READ: President Biden Introduces Legislation To Create Pathway To Citizenship For 11 Million Undocumented People

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President Biden Introduces Legislation To Create Pathway To Citizenship For 11 Million Undocumented People

Things That Matter

President Biden Introduces Legislation To Create Pathway To Citizenship For 11 Million Undocumented People

President Joe Biden promised that he would introduce legislation to create a pathway to citizenship for 11 million undocumented people. The president has followed through with the promise and all eyes are on the government as millions wait to see what happens next.

President Joe Biden has been busy the first couple of weeks of his presidency.

President Biden is proposing a pathway to citizenship that millions of people in the U.S. have been asking for. There are around 11 million people who are undocumented in the U.S. The pathway to citizenship will take time, according to the legislation, but some people will have time shaved off of their pathway, including Deferred Action for Childhood Arrivals (DACA) beneficiaries, Temporary Protected Status (TPS) holders, and farm workers who have worked throughout the pandemic.

The U.S. Citizenship Act of 2021 is designed to change the immigration system that has created a backlog of immigration cases. There are multiple steps in the proposed legislation starting with creating a pathway to citizenship. Those who would benefit from the bill are people who are physically in the U.S. by January 2, 2021.

First, the bill allows for people to apply for temporary legal status. After five years, and if the person passes a criminal and national security background check, they can apply for a green card. Three years after that, people who pass further background checks and demonstrate a knowledge of English and civics can apply for citizenship.

A line in the bill aims to help people deported during the previous administration.

“The Secretary of the Department of Homeland Security (DHS) may waive the presence requirement for those deported on or after January 20, 2017, who were physically present for at least three years prior to removal for family unity and other humanitarian purposes,” reads the proposed legislation.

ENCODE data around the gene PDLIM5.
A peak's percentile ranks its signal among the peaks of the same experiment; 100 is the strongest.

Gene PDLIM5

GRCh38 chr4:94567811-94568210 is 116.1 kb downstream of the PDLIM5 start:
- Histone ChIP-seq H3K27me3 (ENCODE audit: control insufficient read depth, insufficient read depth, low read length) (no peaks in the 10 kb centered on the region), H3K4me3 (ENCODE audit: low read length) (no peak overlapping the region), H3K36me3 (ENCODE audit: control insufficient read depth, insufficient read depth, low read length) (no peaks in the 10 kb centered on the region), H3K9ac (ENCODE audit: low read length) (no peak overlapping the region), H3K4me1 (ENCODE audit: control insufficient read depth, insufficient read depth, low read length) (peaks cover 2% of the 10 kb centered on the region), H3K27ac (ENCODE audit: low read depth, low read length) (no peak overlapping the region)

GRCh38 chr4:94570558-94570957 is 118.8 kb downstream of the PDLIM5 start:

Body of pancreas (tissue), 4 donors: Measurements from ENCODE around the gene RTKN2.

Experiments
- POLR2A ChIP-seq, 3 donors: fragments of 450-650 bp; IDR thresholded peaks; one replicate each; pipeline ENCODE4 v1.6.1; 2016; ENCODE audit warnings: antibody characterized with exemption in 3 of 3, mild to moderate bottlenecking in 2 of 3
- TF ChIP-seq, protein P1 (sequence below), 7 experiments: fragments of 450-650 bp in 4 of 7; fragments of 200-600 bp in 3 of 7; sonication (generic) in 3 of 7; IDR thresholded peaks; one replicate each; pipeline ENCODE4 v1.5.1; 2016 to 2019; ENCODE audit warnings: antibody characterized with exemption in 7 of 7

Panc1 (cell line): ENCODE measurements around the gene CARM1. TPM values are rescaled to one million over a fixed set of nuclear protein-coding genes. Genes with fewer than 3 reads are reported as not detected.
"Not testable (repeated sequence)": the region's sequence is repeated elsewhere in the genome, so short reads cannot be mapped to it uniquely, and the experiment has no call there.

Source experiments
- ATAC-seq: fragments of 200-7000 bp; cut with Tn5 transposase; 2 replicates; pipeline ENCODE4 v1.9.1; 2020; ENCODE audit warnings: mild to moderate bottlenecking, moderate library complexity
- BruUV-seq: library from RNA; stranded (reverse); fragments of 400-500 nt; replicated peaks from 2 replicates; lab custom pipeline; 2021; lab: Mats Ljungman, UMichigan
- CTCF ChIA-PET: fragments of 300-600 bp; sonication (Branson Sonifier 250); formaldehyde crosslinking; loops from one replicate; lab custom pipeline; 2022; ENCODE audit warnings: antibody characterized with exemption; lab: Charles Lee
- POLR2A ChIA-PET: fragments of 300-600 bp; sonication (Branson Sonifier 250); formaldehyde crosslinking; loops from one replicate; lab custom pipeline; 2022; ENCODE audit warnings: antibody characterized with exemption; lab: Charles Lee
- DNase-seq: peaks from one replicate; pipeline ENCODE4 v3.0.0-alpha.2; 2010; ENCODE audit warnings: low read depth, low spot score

The bill also wants to change the word “alien” to “noncitizen” in immigration laws to embrace the country’s stance as a country of immigrants.

The legislation has been introduced and now immigration activists are waiting to see it happen.

The legislation tackles several issues that have plagued the immigration system in the U.S. The bill proposes increasing visa limits for certain countries, keeping families together, removing discrimination against LGBTQ+ families, and so many other initiatives to start reforming the immigration system.

President Biden has been offering executive orders that are in the same vein as the bill. Many have aimed as fixing issues that were created by the previous administration and the president is not hiding from it.

“There’s a lot of talk, with good reason, about the number of executive orders I’ve signed. I’m not making new law. I’m eliminating bad policy,” Biden told reporters in the Oval Office while signing executive orders. “What I’m doing is taking on the issues that, 99 percent of them, that the last president of the United States issued executive orders I thought were counterproductive to our national security, counterproductive to who we are as a country. Particularly in the area of immigration.”

The undocumented population peaked in 2007 at 12.2 million and has declined since then. There are at least 4.4 million people in the U.S. with at least one undocumented parent, according to the Migration Policy Institute.

READ: President Joe Biden Signs Executive Order To Preserve DACA